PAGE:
Trump lawyer doesn't rule out other 'nuisance' payments to silence women
'I would think if it was necessary, yes,' Rudy Giuliani says of payment similar to Stormy Daniel's
U.S. President Donald Trump's attorney Rudy Giuliani said on Sunday he would not rule out the possibility that payments were made to women other than porn star Stormy Daniels to get them to stay silent about accusations against Trump.
Giuliani told ABC's This Week that he had no knowledge of whether former Trump attorney Michael Cohen had other payments but he said, "I would think if it was necessary, yes. He [Cohen] made payments for the president or he's conducted business for the president."
Giuliani called the $130,000 US Cohen paid to Daniels in 2016 a "nuisance payment." Daniels alleges that she had a sexual encounter with Trump in 2006. Trump has denied Daniels's allegations.
Cohen, Trump's longtime personal lawyer, faces a criminal investigation in part over the payment to Daniels, whose real name is Stephanie Clifford.
'Extramarital affair slush fund'
Daniels's lawyer, Michael Avenatti, accused Trump of having an "extramarital affair slush fund" and told ABC he believed similar payments had been made to other women.
Disclosure of additional payments could complicate matters for Trump, who initially denied knowledge that money was paid to Daniels.
Giuliani said on Friday that Cohen's payment to Daniels — one month before the November 2016 presidential election — did not violate campaign laws and would have been made even if Trump were not running.
During a Fox News interview earlier in the week, Giuliani did link the payment to the presidential campaign and acknowledged for the first time that Trump was aware of the payment. He told the New York Times later that Trump reimbursed Cohen a total of $460,000 or $470,000 after the campaign was over, which he said included "incidental expenses."
Cohen is no longer Trump's attorney, Giuliani said. "It would be a conflict right now for him to be the president's attorney," he told ABC.
Avenatti has said his team has been approached by multiple other women about Trump and he believed evidence would emerge of similar payments.
I would urge the public to watch Mr. Giuliani’s full interview on <a href="https://twitter.com/ThisWeekABC?ref_src=twsrc%5Etfw">@ThisWeekABC</a>. An unmitigated disaster. This is what happens when you can’t keep your lies straight. <a href="https://twitter.com/hashtag/basta?src=hash&ref_src=twsrc%5Etfw">#basta</a> <a href="https://t.co/kuWTjkLT5B">https://t.co/kuWTjkLT5B</a>—@MichaelAvenatti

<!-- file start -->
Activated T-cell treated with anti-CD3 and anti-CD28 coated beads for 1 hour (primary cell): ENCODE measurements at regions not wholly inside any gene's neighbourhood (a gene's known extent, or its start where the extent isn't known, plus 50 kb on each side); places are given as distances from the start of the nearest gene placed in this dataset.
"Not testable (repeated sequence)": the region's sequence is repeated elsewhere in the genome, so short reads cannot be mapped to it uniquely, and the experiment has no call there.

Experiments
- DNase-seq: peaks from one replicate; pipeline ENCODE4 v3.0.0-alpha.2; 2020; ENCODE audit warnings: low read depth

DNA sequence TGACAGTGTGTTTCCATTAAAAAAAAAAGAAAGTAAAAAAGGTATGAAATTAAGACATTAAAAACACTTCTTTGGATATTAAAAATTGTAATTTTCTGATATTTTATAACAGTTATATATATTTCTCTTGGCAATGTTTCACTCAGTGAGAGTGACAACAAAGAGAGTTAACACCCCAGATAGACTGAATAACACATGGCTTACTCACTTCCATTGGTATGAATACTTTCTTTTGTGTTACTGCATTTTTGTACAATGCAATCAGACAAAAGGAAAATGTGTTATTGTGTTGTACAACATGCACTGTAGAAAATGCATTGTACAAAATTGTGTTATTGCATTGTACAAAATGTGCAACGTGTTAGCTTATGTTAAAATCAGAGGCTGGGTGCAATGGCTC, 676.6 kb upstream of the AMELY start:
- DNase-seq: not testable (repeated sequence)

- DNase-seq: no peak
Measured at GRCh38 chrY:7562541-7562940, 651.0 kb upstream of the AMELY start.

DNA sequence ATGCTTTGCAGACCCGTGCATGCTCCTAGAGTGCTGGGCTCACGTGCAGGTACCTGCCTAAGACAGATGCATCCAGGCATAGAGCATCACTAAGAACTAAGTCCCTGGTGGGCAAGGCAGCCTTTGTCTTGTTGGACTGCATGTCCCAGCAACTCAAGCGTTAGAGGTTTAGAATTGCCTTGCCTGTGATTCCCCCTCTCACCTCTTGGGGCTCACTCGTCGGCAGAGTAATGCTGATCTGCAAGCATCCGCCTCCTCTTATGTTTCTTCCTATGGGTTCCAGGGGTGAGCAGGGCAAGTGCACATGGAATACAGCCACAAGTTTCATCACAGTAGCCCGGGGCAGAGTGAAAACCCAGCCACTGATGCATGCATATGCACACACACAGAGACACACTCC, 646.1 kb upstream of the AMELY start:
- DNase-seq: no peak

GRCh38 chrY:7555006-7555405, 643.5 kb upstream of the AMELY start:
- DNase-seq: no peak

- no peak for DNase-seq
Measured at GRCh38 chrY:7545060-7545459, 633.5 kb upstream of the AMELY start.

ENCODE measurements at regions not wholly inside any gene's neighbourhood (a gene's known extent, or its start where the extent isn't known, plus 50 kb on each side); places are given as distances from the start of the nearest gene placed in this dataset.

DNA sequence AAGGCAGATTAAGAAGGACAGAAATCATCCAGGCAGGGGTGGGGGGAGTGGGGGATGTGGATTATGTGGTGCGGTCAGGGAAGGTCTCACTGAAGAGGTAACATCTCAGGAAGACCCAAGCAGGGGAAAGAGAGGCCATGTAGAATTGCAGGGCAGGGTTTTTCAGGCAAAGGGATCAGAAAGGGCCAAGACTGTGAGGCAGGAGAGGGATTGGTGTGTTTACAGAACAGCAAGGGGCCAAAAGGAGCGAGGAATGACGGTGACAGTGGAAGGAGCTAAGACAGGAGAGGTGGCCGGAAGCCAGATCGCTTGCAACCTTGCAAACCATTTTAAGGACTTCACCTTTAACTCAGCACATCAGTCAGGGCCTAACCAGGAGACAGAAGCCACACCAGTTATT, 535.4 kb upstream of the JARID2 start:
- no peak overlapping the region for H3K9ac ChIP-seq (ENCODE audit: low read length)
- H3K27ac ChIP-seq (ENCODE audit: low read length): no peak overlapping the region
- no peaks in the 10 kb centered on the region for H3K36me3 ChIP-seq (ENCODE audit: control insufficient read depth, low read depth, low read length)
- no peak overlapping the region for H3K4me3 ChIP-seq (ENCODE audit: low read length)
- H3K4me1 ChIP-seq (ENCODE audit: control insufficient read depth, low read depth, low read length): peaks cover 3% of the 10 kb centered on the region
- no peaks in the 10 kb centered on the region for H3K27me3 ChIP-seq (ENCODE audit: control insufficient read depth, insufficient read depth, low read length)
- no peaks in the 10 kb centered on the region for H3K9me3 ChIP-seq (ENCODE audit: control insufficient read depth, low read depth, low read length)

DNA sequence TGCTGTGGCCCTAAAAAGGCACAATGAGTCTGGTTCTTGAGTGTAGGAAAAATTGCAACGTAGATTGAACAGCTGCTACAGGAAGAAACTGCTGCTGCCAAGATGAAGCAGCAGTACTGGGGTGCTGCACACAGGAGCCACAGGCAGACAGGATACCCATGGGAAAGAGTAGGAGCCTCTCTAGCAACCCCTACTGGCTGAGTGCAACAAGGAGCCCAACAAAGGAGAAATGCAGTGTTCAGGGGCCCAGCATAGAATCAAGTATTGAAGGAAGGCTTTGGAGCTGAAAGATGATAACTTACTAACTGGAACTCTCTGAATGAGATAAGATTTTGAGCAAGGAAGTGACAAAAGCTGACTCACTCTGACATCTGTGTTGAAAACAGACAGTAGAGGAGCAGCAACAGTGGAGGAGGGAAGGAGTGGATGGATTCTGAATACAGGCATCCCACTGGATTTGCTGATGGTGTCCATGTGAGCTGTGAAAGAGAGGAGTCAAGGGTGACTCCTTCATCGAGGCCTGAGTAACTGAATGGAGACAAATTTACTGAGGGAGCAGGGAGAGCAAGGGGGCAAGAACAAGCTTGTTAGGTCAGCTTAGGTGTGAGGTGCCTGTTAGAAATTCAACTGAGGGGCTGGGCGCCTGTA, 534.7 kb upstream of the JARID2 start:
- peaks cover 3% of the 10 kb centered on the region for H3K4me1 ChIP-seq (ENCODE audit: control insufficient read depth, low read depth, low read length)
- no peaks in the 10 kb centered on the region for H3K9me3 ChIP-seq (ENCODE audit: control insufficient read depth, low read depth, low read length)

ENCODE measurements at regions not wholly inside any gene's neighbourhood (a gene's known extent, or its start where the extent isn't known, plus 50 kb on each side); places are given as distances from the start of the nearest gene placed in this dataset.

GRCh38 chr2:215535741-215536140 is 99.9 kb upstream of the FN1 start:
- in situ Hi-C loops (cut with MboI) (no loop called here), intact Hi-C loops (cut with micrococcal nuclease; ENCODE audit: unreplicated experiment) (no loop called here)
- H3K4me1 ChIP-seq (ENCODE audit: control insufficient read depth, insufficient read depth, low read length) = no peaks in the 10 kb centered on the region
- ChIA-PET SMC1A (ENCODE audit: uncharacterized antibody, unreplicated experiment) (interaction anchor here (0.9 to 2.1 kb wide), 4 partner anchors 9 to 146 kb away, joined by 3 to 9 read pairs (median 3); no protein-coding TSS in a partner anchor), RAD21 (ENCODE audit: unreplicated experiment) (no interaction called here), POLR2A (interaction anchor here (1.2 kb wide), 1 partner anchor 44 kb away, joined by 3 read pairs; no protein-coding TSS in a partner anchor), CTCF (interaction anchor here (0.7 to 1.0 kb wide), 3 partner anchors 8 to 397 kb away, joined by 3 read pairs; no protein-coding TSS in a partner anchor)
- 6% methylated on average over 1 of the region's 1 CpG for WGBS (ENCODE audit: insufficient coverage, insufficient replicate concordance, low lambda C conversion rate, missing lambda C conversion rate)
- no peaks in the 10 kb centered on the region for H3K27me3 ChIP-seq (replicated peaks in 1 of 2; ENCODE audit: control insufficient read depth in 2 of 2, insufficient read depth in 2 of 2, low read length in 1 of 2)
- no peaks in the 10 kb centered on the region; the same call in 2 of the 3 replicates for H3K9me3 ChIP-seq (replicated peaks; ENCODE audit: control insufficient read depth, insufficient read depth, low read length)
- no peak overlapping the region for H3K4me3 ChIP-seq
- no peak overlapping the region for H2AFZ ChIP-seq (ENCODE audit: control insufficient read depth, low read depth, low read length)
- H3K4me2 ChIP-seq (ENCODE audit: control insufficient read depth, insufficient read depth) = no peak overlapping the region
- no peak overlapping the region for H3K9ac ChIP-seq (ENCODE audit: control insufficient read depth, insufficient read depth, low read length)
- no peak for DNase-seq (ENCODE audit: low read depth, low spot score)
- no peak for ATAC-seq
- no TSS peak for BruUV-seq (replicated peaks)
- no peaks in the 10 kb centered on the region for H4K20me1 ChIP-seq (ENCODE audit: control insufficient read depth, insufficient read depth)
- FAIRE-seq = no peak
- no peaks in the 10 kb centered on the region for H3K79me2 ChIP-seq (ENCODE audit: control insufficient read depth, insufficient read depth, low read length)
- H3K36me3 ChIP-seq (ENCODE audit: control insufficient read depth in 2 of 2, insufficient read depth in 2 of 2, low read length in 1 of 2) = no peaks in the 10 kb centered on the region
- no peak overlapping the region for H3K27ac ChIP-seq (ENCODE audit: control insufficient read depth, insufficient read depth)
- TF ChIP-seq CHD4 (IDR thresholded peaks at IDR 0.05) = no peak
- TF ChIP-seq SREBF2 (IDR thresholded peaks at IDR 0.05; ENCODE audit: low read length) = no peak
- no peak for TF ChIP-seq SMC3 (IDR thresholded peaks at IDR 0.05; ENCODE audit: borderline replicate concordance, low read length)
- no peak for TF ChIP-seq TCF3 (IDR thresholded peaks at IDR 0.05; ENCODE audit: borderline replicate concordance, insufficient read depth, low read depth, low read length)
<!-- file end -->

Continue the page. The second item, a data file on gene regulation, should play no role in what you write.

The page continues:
"The president had effectively an extramarital affair slush fund that was administered by Michael Cohen and that he would just be expected to take care of these things," he said on ABC.
"They were a regular occurrence. I mean, that in and of itself should be very disturbing."
Senior White House adviser Kellyanne Conway said she was not aware of any other possible payoffs. "They didn't cross my desk as campaign manager," she told CNN's State of the Union.
'Fast moving' exchange
Trump told reporters last month on Air Force One he did not know about the payment to Daniels. Conway said Trump meant to say he did not know about the payment at the time it was made.
"The 'no' refers to when the payment occurred," she told CNN. "It was a fast-moving exchange. I asked the president what he meant and he said, 'I didn't know about it when the payment occurred.'"
U.S. Representative Adam Schiff, the top Democrat on the House intelligence committee, said the shifting story on when Trump knew was problematic.
"The legal problem for the president is telling false statements about this is evidence of a consciousness of guilt," Schiff told CNN. "Seemed abundantly clear he was denying knowledge of this payment, both past and present. Why would he be doing that unless he was aware that what he had done was wrong, what he had done was a violation of campaign law?"